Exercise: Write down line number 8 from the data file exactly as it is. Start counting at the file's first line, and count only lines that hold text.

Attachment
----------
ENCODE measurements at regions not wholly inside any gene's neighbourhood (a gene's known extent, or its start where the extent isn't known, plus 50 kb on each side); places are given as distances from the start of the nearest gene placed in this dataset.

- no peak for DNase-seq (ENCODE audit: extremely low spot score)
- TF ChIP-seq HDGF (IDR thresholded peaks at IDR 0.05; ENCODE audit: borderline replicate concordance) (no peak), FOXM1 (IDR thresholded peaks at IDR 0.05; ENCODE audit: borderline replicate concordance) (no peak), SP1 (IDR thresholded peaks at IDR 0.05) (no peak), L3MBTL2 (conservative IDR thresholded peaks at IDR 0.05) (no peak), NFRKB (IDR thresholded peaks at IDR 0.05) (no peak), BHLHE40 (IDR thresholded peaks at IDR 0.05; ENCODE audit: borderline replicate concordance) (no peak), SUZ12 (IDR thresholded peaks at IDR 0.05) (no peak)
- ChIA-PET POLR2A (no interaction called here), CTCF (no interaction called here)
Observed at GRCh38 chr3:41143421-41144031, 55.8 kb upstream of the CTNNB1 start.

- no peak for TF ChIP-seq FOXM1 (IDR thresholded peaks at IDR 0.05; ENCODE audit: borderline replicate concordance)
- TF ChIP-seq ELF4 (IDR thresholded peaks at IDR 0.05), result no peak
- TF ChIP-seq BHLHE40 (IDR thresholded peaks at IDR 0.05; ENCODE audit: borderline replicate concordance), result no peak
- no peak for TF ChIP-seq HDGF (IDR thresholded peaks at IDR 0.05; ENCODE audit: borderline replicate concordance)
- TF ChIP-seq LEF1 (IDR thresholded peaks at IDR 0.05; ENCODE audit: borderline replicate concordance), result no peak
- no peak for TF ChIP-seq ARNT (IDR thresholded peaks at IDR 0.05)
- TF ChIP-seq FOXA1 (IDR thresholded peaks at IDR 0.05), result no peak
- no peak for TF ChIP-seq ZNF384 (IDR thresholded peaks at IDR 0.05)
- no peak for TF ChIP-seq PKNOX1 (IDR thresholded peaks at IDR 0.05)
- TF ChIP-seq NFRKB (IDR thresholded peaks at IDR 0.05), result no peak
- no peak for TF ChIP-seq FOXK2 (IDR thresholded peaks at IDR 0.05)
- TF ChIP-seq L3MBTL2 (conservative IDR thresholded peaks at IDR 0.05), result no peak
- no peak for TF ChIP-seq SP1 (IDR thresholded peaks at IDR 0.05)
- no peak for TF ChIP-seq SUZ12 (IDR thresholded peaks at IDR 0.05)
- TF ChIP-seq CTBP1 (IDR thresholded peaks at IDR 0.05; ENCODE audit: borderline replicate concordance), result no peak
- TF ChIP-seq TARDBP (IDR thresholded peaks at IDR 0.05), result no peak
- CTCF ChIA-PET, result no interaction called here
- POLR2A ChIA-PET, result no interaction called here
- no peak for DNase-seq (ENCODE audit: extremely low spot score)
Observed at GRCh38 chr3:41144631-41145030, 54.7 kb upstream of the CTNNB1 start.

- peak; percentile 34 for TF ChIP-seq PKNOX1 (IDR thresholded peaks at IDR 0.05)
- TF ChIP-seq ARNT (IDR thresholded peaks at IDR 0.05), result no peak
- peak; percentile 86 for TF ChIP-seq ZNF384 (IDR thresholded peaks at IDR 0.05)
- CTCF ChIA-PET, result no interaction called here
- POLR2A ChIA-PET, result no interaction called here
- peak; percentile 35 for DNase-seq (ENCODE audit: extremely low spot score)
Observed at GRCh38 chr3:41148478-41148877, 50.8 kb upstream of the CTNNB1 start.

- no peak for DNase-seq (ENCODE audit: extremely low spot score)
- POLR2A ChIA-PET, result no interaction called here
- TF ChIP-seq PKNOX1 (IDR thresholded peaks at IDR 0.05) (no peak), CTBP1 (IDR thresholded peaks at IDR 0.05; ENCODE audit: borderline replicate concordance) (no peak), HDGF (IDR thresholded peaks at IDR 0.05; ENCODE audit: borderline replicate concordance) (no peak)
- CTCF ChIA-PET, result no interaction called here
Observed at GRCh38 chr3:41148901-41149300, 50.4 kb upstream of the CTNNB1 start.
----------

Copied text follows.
- TF ChIP-seq BHLHE40 (IDR thresholded peaks at IDR 0.05; ENCODE audit: borderline replicate concordance), result no peak